Great editors think alike. In line with National Day celebrations, three local magazines have Kim Lim (林慧俐 or Lin Huili) graced their covers this month—not quite enough for you to think of 4D numbers, but definitely adequate for many to conclude that Ms Lim is our It girl, if they have not already before. And, as my brother reminded me, yummy mommy. I do not know why we need the three covers—Prestige, Icon (风华), and Her World—and the attended cover features at a go. Many folks of the media/advertising world don’t too, wondering if it’s anything to do with magazine revenue. One media professional WhatsApp-ed me: “I’m looking to see what the magazines got from her stable of companies.” Another, a PR manager, also texted me, after sending a screenshot from Magzter: “Wonder if it’s becoz they’re hoping to get ad $ from her spas.” The suspicions are understandable: an executive from her organisation had reportedly called some members of the media to ask if they would like to feature the beauty mogul-to-be.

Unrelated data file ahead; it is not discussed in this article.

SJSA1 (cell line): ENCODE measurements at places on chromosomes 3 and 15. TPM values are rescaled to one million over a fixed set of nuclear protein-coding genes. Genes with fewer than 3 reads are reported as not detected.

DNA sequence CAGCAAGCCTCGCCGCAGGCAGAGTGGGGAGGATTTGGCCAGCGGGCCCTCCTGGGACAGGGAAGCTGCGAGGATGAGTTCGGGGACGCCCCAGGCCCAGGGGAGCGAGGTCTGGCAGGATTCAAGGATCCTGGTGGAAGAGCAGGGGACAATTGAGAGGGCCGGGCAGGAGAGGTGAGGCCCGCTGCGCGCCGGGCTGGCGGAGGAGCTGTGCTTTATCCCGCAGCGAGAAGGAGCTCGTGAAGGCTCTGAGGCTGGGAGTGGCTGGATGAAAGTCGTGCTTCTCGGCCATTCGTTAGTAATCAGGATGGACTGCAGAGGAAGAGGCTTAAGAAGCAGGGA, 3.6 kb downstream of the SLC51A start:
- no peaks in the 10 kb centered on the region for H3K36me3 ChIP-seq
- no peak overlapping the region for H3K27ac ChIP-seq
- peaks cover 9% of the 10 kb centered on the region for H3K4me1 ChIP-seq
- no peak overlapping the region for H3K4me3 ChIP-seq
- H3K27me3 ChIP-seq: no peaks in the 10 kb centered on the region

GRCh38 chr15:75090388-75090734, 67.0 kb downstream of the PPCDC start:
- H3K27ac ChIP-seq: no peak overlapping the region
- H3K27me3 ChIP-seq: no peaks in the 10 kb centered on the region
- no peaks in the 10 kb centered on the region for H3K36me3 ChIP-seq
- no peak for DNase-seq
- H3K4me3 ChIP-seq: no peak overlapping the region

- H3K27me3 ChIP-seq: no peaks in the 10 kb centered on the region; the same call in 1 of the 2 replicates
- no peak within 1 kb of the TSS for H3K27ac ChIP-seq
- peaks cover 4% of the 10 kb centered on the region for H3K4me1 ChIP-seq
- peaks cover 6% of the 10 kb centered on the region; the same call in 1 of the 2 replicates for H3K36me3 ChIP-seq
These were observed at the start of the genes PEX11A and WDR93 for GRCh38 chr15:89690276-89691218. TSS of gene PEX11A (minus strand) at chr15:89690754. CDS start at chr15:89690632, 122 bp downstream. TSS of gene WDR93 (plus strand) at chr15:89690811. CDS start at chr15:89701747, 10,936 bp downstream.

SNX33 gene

Last Thursday, before the burgeoning buzz, I was flipping through magazines at Kinokuniya (curiously both Prestige and Icon are not out, only the latter’s online version). A fortysomething guy asked me, pointing to the Her World in my hands, “Is she so hot?” I could only manage a reluctant “no idea”. But Kim Lim is hot, just not the same hot as some scantily-clad influencers (she is, to he sure, not opposed to the occasional bikini shot for Instagram), but media-friendly hot. From dailies to monthlies, no publication will say no to a Kim Lim story, even if we’ve read them all before. It isn’t, of course, Ms Lim’s first multi-covers-in-one-month exposure. In fact, this August, she graduated from last year’s two (L’Officiel and Icon) to a plus one. It might have been three as well if HW had not published theirs a month earlier then. She was portrayed as an edgy influencer, as well as a loving daughter. This year, she is a sophisticate and a businesswoman. And, in view of National Day, model citizen? Wearing her long bob identically on all three covers, she is dressed differently on each, posing as a society lass in Fendi on Prestige, a wristwatch model in Dior on Icon, and a grand prix racer (or motor technician?) in Burberry on HW.